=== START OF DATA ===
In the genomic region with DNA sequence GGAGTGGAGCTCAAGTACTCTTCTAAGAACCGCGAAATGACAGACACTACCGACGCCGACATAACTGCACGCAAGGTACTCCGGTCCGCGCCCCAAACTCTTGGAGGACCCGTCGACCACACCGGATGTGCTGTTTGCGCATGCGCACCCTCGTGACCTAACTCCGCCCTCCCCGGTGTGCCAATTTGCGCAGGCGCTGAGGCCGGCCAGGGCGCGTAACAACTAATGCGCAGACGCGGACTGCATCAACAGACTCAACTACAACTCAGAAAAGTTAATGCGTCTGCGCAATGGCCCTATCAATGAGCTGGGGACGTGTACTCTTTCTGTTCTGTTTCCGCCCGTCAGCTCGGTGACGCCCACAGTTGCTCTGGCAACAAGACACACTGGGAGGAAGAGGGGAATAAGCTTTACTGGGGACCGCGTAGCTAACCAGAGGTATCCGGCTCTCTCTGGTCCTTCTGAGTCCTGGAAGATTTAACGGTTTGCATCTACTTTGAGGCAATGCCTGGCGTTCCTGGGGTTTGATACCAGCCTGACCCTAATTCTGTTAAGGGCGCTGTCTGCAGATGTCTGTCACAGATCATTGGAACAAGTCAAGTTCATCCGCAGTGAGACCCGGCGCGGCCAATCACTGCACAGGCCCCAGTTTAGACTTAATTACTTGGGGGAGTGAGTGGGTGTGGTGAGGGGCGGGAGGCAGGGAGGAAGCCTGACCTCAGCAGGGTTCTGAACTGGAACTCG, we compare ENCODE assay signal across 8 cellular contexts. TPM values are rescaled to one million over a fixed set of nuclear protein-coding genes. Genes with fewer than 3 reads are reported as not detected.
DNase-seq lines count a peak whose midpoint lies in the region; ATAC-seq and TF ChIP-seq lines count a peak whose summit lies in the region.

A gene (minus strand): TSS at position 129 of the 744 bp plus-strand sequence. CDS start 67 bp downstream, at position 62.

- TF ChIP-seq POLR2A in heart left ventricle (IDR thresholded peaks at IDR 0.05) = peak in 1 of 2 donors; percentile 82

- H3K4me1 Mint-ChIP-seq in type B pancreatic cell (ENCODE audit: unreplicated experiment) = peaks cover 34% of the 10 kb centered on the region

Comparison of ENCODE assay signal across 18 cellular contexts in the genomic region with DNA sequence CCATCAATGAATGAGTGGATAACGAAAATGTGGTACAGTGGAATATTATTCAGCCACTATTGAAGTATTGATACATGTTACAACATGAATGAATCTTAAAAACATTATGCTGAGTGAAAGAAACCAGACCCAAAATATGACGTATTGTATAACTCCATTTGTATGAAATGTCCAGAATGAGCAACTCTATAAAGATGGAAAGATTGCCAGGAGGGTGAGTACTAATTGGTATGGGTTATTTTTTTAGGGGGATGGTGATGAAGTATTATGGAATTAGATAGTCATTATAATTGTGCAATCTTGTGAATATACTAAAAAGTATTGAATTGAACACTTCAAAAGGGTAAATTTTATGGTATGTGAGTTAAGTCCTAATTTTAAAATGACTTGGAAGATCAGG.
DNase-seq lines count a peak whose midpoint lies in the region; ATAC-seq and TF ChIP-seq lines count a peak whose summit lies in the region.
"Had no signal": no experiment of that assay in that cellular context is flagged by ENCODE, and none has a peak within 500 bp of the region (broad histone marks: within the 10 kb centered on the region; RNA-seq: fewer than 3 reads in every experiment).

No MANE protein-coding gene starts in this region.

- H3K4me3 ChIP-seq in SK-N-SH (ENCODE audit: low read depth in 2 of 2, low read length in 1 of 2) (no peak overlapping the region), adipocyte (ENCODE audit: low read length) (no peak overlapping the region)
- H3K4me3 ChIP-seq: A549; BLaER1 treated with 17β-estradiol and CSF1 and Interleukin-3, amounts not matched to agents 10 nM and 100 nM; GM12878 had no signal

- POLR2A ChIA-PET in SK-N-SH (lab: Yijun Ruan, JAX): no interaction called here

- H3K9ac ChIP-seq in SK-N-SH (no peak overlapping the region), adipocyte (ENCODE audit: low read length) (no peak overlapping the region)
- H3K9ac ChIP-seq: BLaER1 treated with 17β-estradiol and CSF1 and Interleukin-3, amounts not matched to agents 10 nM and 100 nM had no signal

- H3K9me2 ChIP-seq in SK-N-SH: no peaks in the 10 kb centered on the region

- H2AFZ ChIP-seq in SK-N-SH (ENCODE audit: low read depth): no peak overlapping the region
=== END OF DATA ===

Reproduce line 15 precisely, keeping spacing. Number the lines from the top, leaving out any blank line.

- H3K9me2 ChIP-seq in SK-N-SH: no peaks in the 10 kb centered on the region